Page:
A safe space to share and heal
Tucked into a quiet corridor of Newberg High School, a new resource for students is taking shape. Three therapeutic rooms, a conference room and a group room comprise a dedicated mental health wing for students, where school counselors and administrators team up with outside providers to address a variety of mental health needs.
On Sept. 19, vice principal Tony Buckner was giving a tour of what the school is calling the "wellness center" when he received a message on his phone. A student was in crisis and needed immediate mental health assistance.
Buckner popped into the nearby office of Robert Morris, a youth counselor with Yamhill County who spends part of his week providing therapy services at the high school. Buckner explained the situation to Morris, who made his way to the main office to meet up with the student in need.
In years past, this type of assistance wasn't available to students at NHS. The high school would receive a message like the one Buckner did and immediately send the student to the hospital for further evaluation and treatment. That, Buckner said, would often create a stressful and sometimes financially strenuous situation for the student and their family.
Now, students have an immediate resource in the school that can branch out into connections with other providers in the area.
"We went from kids showing up at our door after two weeks of us not knowing where they are to being involved nearly every step of the way," Buckner said. "Kids are coming back to school the next day in some cases. Before, we would send kids to the emergency department at the hospital and not see them for a week or two. This process is much better for the kids and gives them access to what they need, regardless of the severity of their situation."
The high school is embracing a renewed focus on mental health by establishing partnerships with Yamhill County, Providence Newberg Medical Center, Lutheran Community Services and others. Buckner acknowledged that a collaborative approach to mental health takes some legwork – namely getting all of the outside providers to share information with one another – but so far it has proven effective at identifying students with mental health challenges and linking them with necessary services.
Providers are also meeting monthly with NHS administrators and counselors to discuss high-risk students and those dealing with mental health issues or suicidal ideation. Elise Yarnell, senior manager of Yamhill County operations at Providence and a Newberg City Council member, has been among those leading the effort.
"Providence began offering therapy services at Newberg and Catalyst high schools in the spring of 2017, and the idea at that point was to provide high risk assessment for students expressing suicidal ideation," Yarnell said. "It has inspired a number of a community partners to be a part of the Newberg School District's strategic approach to mental health. The county has been a strong partner and also provides help at the school. Providence has three on-site mental health professionals overseen by Providence mental health."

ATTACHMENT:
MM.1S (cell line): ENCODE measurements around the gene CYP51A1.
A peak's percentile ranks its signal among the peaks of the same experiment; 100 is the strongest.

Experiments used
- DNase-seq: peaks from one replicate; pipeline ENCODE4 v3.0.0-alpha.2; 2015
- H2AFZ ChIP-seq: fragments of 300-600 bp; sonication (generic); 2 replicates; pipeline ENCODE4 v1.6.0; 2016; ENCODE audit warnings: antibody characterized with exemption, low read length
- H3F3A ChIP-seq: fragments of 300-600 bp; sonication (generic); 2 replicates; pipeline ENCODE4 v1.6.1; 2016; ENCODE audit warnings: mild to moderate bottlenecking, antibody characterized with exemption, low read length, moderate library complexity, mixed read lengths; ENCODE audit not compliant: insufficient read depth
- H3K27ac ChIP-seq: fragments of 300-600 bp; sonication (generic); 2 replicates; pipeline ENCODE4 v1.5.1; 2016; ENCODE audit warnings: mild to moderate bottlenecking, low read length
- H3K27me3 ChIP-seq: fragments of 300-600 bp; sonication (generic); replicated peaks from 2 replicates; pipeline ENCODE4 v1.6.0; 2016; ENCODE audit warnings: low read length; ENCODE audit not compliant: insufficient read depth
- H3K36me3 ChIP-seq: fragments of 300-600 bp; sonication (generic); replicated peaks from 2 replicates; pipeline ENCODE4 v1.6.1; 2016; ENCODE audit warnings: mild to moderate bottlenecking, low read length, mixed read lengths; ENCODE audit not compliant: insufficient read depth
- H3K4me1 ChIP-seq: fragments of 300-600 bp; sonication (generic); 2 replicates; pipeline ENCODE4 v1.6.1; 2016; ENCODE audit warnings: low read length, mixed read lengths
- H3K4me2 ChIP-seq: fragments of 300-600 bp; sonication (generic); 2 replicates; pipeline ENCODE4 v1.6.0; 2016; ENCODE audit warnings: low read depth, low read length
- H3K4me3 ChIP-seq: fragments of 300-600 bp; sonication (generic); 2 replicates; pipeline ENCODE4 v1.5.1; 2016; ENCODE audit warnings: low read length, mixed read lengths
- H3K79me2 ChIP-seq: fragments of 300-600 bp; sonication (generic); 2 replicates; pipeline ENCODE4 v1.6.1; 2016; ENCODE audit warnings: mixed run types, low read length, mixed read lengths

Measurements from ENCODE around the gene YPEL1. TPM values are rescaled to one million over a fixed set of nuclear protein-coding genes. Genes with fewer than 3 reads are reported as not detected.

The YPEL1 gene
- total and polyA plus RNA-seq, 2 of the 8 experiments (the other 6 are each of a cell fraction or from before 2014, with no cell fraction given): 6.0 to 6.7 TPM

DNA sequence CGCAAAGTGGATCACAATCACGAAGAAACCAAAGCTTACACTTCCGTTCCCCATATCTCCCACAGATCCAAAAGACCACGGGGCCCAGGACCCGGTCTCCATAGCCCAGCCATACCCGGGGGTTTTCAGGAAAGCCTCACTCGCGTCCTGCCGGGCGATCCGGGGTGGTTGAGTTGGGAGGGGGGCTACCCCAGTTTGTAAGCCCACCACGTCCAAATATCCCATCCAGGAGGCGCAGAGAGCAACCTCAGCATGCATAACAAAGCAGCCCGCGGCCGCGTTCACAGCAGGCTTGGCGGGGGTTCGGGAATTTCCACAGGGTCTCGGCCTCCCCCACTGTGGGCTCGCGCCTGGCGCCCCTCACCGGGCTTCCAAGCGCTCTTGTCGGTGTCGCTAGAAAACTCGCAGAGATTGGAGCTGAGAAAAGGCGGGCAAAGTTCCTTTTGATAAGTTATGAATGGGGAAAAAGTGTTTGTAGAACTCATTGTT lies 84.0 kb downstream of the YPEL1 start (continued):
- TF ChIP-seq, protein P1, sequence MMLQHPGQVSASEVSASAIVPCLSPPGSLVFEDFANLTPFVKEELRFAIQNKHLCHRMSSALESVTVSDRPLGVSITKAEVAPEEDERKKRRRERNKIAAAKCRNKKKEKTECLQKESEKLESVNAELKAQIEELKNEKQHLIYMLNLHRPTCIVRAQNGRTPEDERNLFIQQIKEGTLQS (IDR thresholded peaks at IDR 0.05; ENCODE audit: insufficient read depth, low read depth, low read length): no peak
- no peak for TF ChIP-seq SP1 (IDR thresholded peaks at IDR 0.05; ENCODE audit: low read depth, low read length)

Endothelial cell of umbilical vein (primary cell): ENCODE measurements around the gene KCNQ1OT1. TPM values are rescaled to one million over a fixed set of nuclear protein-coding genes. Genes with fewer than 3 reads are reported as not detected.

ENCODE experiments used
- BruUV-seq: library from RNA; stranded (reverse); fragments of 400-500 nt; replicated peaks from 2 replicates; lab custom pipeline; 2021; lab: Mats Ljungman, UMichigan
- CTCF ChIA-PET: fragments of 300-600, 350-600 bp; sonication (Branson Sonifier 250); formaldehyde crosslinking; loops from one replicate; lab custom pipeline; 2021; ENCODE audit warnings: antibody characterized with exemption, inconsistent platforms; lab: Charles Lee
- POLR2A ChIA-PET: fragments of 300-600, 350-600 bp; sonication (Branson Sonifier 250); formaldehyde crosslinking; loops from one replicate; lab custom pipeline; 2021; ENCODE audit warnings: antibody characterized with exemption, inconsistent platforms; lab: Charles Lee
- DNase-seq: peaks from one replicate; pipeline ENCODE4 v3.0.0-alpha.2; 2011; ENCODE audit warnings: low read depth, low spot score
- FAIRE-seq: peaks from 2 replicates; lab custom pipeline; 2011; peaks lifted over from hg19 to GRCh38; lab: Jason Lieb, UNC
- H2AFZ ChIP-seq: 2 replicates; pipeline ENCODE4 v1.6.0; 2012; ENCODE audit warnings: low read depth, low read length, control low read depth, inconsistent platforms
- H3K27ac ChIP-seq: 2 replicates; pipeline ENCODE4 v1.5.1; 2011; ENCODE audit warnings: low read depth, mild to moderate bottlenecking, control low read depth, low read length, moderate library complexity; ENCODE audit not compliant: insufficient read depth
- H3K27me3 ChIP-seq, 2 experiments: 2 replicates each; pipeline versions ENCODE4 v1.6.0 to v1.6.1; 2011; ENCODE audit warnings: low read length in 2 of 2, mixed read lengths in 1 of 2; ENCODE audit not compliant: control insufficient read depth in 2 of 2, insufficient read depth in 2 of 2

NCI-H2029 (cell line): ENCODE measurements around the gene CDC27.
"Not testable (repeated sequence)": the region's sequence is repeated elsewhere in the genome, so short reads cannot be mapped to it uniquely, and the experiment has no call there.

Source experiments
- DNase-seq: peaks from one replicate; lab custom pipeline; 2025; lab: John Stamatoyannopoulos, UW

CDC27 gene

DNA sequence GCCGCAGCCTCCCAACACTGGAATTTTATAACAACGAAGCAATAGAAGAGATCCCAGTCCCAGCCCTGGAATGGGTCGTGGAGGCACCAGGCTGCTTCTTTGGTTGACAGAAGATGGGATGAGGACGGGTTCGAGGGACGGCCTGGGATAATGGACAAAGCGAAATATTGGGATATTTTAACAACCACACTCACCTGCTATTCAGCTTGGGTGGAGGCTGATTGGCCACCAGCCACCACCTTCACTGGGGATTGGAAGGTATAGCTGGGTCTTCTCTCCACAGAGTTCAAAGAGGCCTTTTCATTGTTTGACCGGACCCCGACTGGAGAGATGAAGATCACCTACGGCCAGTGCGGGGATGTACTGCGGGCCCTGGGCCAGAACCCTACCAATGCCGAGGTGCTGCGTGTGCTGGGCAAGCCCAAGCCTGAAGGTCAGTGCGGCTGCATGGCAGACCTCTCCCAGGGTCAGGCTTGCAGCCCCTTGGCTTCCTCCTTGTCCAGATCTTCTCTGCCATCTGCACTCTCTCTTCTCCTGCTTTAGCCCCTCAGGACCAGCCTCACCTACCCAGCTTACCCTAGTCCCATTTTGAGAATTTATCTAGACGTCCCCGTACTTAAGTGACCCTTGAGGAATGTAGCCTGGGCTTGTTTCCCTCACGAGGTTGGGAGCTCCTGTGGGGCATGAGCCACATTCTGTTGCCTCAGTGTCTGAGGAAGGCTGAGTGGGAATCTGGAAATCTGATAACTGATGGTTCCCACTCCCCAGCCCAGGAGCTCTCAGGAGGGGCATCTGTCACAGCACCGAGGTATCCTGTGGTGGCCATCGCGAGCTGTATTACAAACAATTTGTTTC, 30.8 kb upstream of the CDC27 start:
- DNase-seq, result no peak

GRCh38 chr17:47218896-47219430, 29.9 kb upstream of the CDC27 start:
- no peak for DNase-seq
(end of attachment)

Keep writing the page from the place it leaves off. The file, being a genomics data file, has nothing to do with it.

The Community Wellness Collective – formed in 2018 to provide Newberg and the surrounding area with information and access to mental health services – handles much of the administrative side of the high school's wellness center. Conveniently located near the school's resource room, the wellness center serves students with therapy and counseling services – along with group classes and sports psychology seminars – and provides what Buckner called a "welcoming environment" for kids who need it.
It's a strong start and is three school years in the making, but Buckner said the school strives to do even more for students in this realm.
"The end goal is to have a separate building open to the community and students to come and get the resources and help they need," Buckner said. "Right now, we're on our way with an entire part of our building dedicated to this."
Yarnell commended Buckner's advocacy for expanded mental health services in the high school, as he has been on the front lines of this endeavor along with Luke Neff, district director of strategic partnerships, and "countless" others. It has been a collaborative journey to this point, with plenty of work ahead to address a crisis that impacts students in Newberg and Oregon at large.
"We really acknowledge the extreme need of all adolescents in Newberg and around the state," Yarnell said. "We are 49th out of 50 in access to mental health treatment for adolescents, so we're hoping to do our part to buck that trend and inspire other providers to help as well."
Local students make OSU honor roll
A pair of students from the Newberg area made the honor roll at Oregon State University during the summer term, achieving above a 3.5 GPA in their classes. Sabrina Denton, a senior biology major, and Kelsi Mickelsen, a junior anthropology major, were the Newberg natives who achieved the honor.
Just 532 students out of a student population of more than 31,000 earned the distinction at OSU, which requires 12 credits of classes for eligibility.
Newberg resident David Madrigal graduated from Fort Hays State University in Hays, Kan., over the summer. Hays received a bachelor's degree in general studies with a focus on general business. A total of 534 students graduated during the summer term from the school, which has a student population of 4,500 on campus and more than 7,000 online.
Mabel Rush holiday bazaar approaching
Mabel Rush Elementary School is inviting local artisans, crafters and small home-based businesspeople to attend its upcoming holiday bazaar.
The eighth annual event will be held from 10 a.m. to 3 p.m. Nov. 9 at the elementary school, located at 1441 Deborah Road.
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